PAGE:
Day 203 of 400: Island Genovesa, Prince Philips Steps, Darwin Bay – Galapagos Islands
After a panga ride across the cliffs, we arrived at the island of Genovesa. It is considered one of the wildest, untouched islands of the Galapagos. The walk was an easy stroll…but what we were strolling through were 1000s of birds. Red-footed boobies which had red feet (from eating so much crab) with a blueish beak and taupe colored body were well-known on this island. There were also Frigate birds which had black feathers and red necks which inflate with air when the males are in heat. The babies of the Frigate birds were everywhere and easily identifiable…they were super fuzzy white birds, usually loudly squawking for food.
As we kept walking we also saw Nazca boobies (white with brown feathers) and the Galapagos mocking birds. The swallowed-tail gull was particularly unusual looking, with a red circle around their black eyes. They are the world’s only nocturnal gull and the eyes are adapted for night feeding. The birds were not afraid of humans in the slightest. These islands are so protected…the animals have not really experienced much danger from visitors. We were literally 2 ft away from birds sitting on their eggs looking up at us as if we were annoyingly in their way.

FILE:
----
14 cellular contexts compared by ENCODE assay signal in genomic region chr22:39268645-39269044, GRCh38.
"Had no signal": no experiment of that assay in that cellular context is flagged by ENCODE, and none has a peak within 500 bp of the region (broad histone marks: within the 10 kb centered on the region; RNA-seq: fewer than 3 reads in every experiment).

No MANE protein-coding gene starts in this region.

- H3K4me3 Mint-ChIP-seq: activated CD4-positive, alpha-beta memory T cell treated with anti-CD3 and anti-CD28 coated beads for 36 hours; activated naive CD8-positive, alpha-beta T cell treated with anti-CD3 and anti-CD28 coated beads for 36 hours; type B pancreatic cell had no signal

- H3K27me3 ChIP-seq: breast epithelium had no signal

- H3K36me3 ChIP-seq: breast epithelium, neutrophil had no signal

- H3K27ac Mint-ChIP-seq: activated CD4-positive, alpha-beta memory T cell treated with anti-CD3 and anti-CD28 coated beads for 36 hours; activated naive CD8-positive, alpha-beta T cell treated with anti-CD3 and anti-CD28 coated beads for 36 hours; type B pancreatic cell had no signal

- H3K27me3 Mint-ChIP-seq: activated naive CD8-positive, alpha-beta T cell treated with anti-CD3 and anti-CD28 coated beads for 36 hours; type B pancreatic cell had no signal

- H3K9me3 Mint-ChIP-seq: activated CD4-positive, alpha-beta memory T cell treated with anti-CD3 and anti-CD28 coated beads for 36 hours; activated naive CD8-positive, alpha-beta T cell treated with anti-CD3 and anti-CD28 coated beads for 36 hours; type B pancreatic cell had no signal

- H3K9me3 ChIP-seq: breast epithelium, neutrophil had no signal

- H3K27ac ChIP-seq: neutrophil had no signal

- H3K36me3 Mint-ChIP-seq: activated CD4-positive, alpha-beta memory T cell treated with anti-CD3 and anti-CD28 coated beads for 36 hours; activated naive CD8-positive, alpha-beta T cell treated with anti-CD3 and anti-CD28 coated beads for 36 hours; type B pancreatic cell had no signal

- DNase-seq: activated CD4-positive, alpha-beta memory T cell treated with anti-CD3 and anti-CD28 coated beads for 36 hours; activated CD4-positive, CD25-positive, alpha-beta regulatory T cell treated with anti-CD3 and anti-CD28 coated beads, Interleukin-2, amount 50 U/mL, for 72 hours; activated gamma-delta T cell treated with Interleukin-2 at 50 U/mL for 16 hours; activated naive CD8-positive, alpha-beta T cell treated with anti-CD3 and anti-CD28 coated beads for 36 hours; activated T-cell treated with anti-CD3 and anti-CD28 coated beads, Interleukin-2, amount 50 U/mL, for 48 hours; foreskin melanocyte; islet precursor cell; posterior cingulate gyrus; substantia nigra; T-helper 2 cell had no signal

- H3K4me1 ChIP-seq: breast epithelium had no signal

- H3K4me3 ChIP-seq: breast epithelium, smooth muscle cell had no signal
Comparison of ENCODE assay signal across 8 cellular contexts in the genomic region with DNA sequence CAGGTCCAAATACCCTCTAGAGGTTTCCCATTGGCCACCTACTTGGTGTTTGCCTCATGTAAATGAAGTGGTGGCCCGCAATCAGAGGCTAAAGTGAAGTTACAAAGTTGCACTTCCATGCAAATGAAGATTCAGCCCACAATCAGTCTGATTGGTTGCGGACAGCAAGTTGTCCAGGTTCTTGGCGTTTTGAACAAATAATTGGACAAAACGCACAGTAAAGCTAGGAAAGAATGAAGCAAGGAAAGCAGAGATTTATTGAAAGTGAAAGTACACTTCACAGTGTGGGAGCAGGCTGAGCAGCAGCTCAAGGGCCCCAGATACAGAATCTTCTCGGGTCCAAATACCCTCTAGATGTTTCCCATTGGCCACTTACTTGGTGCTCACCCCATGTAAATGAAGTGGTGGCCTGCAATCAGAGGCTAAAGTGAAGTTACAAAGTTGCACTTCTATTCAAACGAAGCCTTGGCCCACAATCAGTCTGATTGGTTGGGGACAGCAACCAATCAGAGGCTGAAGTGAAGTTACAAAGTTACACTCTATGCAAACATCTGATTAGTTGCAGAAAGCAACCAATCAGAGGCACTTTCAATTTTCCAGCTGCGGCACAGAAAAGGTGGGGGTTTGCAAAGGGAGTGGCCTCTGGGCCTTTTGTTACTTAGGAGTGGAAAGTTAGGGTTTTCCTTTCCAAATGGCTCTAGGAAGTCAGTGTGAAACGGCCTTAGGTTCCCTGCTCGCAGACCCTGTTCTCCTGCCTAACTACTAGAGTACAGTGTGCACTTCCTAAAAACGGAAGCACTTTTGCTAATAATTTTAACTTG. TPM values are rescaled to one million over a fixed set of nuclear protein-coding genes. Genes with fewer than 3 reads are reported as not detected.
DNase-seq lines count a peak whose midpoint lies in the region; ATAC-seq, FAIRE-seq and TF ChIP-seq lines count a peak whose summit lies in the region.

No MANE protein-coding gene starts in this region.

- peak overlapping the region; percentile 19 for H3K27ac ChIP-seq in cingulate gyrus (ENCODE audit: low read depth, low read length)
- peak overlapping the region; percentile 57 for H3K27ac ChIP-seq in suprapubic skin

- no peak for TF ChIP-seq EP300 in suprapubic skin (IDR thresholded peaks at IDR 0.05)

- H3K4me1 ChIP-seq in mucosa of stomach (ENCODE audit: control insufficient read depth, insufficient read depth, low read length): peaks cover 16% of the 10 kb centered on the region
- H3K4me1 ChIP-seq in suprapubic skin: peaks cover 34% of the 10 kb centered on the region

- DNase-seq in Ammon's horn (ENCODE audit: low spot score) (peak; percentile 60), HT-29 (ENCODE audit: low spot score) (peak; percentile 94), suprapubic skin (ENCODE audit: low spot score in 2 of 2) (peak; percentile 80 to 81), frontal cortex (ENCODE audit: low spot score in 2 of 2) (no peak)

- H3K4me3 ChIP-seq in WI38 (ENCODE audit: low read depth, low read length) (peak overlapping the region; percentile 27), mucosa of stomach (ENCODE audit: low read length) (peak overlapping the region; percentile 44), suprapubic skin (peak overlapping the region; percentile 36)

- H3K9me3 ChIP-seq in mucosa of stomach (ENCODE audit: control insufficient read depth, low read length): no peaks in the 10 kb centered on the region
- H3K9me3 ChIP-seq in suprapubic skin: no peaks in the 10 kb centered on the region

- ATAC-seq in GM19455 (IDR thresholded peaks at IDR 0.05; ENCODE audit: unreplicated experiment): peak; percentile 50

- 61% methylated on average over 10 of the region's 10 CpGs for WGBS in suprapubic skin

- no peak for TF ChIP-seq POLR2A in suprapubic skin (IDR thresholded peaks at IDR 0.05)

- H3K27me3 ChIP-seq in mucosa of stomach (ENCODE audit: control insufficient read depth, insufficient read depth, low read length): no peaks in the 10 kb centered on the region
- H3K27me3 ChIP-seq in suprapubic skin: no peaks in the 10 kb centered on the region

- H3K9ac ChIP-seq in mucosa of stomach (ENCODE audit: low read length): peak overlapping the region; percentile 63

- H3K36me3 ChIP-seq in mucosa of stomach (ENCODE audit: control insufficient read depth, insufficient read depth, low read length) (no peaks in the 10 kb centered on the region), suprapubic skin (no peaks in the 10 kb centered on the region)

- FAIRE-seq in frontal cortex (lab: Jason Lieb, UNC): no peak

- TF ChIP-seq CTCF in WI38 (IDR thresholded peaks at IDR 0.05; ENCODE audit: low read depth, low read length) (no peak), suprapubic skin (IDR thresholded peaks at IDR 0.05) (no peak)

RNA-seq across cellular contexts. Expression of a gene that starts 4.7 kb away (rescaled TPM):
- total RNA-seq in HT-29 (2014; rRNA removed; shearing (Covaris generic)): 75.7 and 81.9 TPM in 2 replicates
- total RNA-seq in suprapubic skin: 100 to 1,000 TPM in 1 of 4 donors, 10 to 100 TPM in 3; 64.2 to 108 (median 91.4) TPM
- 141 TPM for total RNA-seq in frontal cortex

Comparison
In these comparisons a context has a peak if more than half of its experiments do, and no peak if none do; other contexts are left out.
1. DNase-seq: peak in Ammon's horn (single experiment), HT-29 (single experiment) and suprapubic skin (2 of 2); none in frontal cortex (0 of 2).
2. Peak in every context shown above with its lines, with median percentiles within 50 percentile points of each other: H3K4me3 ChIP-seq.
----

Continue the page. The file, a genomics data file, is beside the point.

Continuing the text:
As we walked closer towards some of the bushes on the island, we could hear and see sea birds everywhere…in the sky, in their nests and at our feet. We saw an adult bird feeding its baby as it regurgitated a whole squid for feeding. This was like watching the discovery channel but we were right there.
We took tons of pictures…how often would we ever be this close to live birds looking right back at us posing for the camera? After our stroll through the bushes, we took our panga back onto the yacht. After lunch, we had a bit of wind down time and then Mark (Giff’s brother-in-law), Giff and I went snorkeling in Darwin Bay…we were accompanied by a friendly sea lion who swam with us. People pay to swim with the dolphins…this sea lion was wild and swimming around us comfortably…in fact, we had to move to get out of his way.
Snorkeling was fairly quick and then we ended up on a different part of Genovesa Island to look for the short-eared owl. Our guides told us he was tricky to find. His brown color was well-camouflaged against the rocky island. We walked slowly along the rocky coast with our binoculars trying to find him. Just as we were thinking we wouldn’t find one…he was spotted. He was standing perfectly still (probably eyeing his next meal) but we saw him. He was a bit far, but this was the first time Giff and I had ever seen an owl in person. After taking pictures, we were walking back through some tall grassy areas when we saw another owl literally right in front of us. He was again standing still but this time, was not camouflaged as well so we spotted him. He turned his head all the way around right in front of us which was kind of cool to see.
Back on the boat we had some relaxation time and played cards with the family before sitting down for dinner. Unfortunately dinner was really pretty bad again…are we going to starve on this ship? The soup was so awful…I think we compared it to dishwater with frozen veggies.